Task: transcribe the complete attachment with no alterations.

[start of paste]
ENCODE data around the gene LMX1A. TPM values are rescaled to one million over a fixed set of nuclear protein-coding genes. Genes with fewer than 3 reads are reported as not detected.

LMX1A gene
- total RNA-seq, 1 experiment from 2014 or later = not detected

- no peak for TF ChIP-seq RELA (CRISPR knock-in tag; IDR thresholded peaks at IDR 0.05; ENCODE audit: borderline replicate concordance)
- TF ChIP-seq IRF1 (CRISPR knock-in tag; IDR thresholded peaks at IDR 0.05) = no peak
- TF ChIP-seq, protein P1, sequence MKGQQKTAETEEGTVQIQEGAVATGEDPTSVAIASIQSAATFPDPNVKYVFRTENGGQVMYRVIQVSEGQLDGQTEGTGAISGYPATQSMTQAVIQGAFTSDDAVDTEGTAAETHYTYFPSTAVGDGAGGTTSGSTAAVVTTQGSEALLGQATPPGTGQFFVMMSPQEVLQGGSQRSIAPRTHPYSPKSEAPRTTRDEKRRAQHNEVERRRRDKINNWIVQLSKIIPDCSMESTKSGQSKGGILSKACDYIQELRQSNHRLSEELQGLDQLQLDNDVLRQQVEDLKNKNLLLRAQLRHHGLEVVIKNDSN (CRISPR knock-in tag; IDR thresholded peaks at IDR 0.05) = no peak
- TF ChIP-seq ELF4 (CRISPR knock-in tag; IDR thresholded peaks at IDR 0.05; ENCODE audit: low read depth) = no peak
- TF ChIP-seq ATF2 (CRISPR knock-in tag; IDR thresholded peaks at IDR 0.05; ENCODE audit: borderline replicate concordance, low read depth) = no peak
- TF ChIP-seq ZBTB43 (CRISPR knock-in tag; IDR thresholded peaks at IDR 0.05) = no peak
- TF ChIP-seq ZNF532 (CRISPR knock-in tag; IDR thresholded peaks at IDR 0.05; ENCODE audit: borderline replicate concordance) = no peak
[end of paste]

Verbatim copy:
ENCODE data around the gene LMX1A. TPM values are rescaled to one million over a fixed set of nuclear protein-coding genes. Genes with fewer than 3 reads are reported as not detected.

LMX1A gene
- total RNA-seq, 1 experiment from 2014 or later = not detected

- no peak for TF ChIP-seq RELA (CRISPR knock-in tag; IDR thresholded peaks at IDR 0.05; ENCODE audit: borderline replicate concordance)
- TF ChIP-seq IRF1 (CRISPR knock-in tag; IDR thresholded peaks at IDR 0.05) = no peak
- TF ChIP-seq, protein P1, sequence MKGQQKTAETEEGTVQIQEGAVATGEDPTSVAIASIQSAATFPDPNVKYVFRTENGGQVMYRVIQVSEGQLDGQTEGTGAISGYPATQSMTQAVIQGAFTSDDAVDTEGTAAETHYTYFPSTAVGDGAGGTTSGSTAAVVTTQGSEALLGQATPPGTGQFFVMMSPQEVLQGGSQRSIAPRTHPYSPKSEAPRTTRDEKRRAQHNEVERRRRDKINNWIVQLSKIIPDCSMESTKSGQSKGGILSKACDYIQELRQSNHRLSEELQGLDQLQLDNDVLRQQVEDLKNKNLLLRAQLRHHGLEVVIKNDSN (CRISPR knock-in tag; IDR thresholded peaks at IDR 0.05) = no peak
- TF ChIP-seq ELF4 (CRISPR knock-in tag; IDR thresholded peaks at IDR 0.05; ENCODE audit: low read depth) = no peak
- TF ChIP-seq ATF2 (CRISPR knock-in tag; IDR thresholded peaks at IDR 0.05; ENCODE audit: borderline replicate concordance, low read depth) = no peak
- TF ChIP-seq ZBTB43 (CRISPR knock-in tag; IDR thresholded peaks at IDR 0.05) = no peak
- TF ChIP-seq ZNF532 (CRISPR knock-in tag; IDR thresholded peaks at IDR 0.05; ENCODE audit: borderline replicate concordance) = no peak